Forget facts. Here’s how to lose weight.

By Leila Sales

At the beginning of 2006, a good 60 percent of the U.S. population resolved to lose weight. Admittedly, this may not be a true statistic, but it probably is, since I know about three people who are content with their weights, and all of them are under the age of seven. (This, too, may not be a true statistic, but whatever. You know my heart is in the right place.)

Fortunately, I am here to share poorly researched and scientifically invalid weight-loss tips. Unlike Dr. Atkins or Dr. South Beach, I am no health expert, nor am I obscenely wealthy. However, I have had weight for at least 21 years now, so I think I know a little something about which weight-loss techniques do and don’t work.

What doesn’t work:

All-Liquid Diets: I tried this once. I ate only chocolate milkshakes and vodka for a couple days, but I didn’t actually lose any weight. This method is a scam.

Exercising: OK, I’ve dealt with this before: exercise is demeaning, debilitating, delegitimizing, etc. Moreover, exercise makes you sweat, which in turn makes you thirsty, which means you have to drink a lot of liquids, like chocolate milkshakes and vodka. As I may have already mentioned, consuming liquid is a bad plan.

Counting Calories: Calories are little units of things that measure how good a particular food tastes. I don’t know what a calorie looks like because I’ve never actually seen one. I assume they resemble cells, or possibly atoms. Once you consume a calorie, it links arms with those cells (or atoms) already living in your thighs, and they become BFF and stay 2-gether 4-ever.

Counting calories is supposed to make you stop eating so many, but I’m not sure why. Personally, I can count to 3000 just as easily as I can count to 2000. Such is the value of a U of C education.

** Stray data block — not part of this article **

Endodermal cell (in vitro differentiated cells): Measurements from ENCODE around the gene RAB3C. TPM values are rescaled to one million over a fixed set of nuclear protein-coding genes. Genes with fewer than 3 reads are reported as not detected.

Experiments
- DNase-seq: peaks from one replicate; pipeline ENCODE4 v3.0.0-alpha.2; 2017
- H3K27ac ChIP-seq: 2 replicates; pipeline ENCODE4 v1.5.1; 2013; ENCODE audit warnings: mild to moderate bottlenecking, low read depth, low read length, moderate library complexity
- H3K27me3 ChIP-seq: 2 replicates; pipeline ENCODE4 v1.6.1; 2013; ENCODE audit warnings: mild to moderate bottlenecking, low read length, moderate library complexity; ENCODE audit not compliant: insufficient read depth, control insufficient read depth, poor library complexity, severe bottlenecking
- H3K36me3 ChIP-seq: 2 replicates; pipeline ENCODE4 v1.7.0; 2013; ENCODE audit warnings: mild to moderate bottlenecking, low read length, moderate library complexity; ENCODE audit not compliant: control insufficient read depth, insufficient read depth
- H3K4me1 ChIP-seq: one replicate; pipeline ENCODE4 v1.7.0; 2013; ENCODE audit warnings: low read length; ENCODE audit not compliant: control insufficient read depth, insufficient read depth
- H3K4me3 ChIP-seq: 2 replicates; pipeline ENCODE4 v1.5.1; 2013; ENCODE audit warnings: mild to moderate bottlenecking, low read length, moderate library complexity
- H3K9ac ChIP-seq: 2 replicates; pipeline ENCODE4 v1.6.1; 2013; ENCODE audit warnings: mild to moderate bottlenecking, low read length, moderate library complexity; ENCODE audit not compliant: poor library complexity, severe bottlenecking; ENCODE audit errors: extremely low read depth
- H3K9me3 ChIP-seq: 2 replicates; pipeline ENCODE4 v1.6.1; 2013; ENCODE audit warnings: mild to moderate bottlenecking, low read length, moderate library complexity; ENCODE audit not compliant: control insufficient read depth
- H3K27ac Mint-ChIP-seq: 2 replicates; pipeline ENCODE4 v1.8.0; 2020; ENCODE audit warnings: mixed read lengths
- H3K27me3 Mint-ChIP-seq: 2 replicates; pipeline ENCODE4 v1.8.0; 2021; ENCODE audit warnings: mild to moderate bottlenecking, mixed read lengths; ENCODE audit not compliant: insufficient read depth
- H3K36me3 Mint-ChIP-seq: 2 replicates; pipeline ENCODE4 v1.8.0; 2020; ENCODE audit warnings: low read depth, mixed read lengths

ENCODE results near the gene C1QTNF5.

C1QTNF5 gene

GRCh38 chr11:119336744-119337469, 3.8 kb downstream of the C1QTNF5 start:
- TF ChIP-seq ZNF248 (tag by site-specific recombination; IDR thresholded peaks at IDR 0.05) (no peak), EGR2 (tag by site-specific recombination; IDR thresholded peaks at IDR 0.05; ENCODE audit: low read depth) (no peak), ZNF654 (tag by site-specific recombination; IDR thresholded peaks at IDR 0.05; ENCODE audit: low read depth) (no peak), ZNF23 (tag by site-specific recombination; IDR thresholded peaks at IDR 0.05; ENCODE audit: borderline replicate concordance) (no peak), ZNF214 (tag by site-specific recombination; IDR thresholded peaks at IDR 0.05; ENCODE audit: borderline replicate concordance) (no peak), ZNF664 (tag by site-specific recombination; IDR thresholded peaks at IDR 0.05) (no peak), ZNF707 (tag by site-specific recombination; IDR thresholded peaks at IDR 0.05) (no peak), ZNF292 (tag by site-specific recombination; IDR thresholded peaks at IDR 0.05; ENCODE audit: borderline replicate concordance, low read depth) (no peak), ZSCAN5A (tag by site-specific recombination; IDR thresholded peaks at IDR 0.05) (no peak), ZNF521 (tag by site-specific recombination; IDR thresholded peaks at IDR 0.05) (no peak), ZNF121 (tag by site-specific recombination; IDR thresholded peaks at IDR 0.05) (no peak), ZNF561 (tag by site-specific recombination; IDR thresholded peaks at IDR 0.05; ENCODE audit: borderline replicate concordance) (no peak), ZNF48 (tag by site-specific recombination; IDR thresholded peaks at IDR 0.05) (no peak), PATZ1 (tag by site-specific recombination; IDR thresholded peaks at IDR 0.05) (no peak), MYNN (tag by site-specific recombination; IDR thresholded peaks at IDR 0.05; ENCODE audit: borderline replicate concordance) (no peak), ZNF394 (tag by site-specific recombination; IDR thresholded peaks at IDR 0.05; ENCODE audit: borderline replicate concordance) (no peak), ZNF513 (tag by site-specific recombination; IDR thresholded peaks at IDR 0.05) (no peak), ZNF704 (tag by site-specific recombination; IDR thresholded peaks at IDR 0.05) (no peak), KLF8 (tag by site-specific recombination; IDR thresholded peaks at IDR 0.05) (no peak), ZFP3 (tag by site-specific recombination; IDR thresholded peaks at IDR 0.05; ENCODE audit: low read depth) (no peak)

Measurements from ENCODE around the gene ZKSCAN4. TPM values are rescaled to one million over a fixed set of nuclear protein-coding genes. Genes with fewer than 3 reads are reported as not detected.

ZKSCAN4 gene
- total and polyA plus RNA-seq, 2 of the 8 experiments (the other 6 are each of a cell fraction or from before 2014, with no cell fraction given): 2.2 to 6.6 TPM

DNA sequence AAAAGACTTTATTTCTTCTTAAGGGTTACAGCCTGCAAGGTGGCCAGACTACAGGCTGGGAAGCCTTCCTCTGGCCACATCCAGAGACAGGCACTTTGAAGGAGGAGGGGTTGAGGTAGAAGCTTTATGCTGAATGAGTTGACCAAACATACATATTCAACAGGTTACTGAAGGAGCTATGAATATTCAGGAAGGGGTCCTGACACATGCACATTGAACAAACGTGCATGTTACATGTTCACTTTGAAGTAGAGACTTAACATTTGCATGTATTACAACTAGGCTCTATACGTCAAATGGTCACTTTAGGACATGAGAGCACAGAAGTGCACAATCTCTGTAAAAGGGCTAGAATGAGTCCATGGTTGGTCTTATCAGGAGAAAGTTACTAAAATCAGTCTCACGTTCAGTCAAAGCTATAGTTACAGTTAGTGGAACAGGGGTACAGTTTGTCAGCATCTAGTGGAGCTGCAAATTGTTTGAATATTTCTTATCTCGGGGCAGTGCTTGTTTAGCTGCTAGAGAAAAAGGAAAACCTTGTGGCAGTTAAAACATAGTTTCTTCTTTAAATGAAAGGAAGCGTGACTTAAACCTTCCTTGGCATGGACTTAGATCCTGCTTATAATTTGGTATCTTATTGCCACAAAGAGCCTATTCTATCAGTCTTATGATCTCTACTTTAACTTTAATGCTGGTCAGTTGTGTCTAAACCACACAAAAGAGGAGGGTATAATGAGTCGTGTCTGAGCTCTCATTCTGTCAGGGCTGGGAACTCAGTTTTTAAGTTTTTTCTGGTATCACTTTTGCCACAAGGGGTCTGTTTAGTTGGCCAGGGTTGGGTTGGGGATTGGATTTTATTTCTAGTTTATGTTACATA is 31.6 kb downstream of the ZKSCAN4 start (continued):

What does work:

Being Poor: Sometimes I consider buying a Hostess Cupcake, but then I realize that, no, I can’t, because the sum total of cash in my wallet is $1.31, and I’m saving that to buy a functioning highlighter. So then I don’t eat the cupcake, thus losing weight. Even if I later find myself hungry, I make do by eating nutrients that are easily found around my apartment, such as brown sugar. Brown sugar is not a “refined” sugar, nor is it a “carbohydrate,” so, as far as I can tell, it is a health food.

Being Rich: Have you ever noticed how all rich people are really thin? For proof, I refer you to Beyonce, Tara Reid, and Kofi Annan. There is a clear causal link between celebrity and waifness.

But how do the wealthy maintain their bodies? Easy: They hire people to exercise for them. If Beyonce wants to lose five pounds, she just pays some poor sucker to run a hundred miles on a treadmill while she, Beyonce, eats sundaes.

I admit this may seem improbable. However, Beyonce does use her money to attach expensive electrodes to her ass, which then work her individual butt muscles without her ever having to stand up. I know this is true because I read it in the Red Eye.

Being Neurotic: Neuroses burn a lot of calories. This is why people who constantly fret about dying in freak accidents are so spry and often live into their 90s (unless they actually die in a freak accident, in which case they’re not spry so much as dead). Of course, if you’re one of those people who continually snack, when anxious, then you should skip this particular technique and move on to

Being Late: Much like being brunette or sociopathic, being late is a character trait that some people are born with and few people manage to overcome without intensive psychotherapy. Late people are usually despised by their classmates, professors, and coworkers because they are a huge inconvenience, but you know what? This doesn’t matter because they are so thin. They get to be this thin because they always have to run to get to meetings. It’s like exercise, without the bit where you have to put on gym shorts. Meanwhile, everyone else gets to meetings early and spends the extra time talking about how they hate late people.

Sleeping: If I ever decide to become a millionaire, I will write a weight-loss book and entitle it “The Sleeping Diet.” Here’s a brief synopsis: Sleeping is eight hours a day when you cannot possibly be eating food. If you’re me, sleeping is 12 hours a day when you cannot possibly be eating food. It’s foolproof!

Does this sound like a bestseller, or what?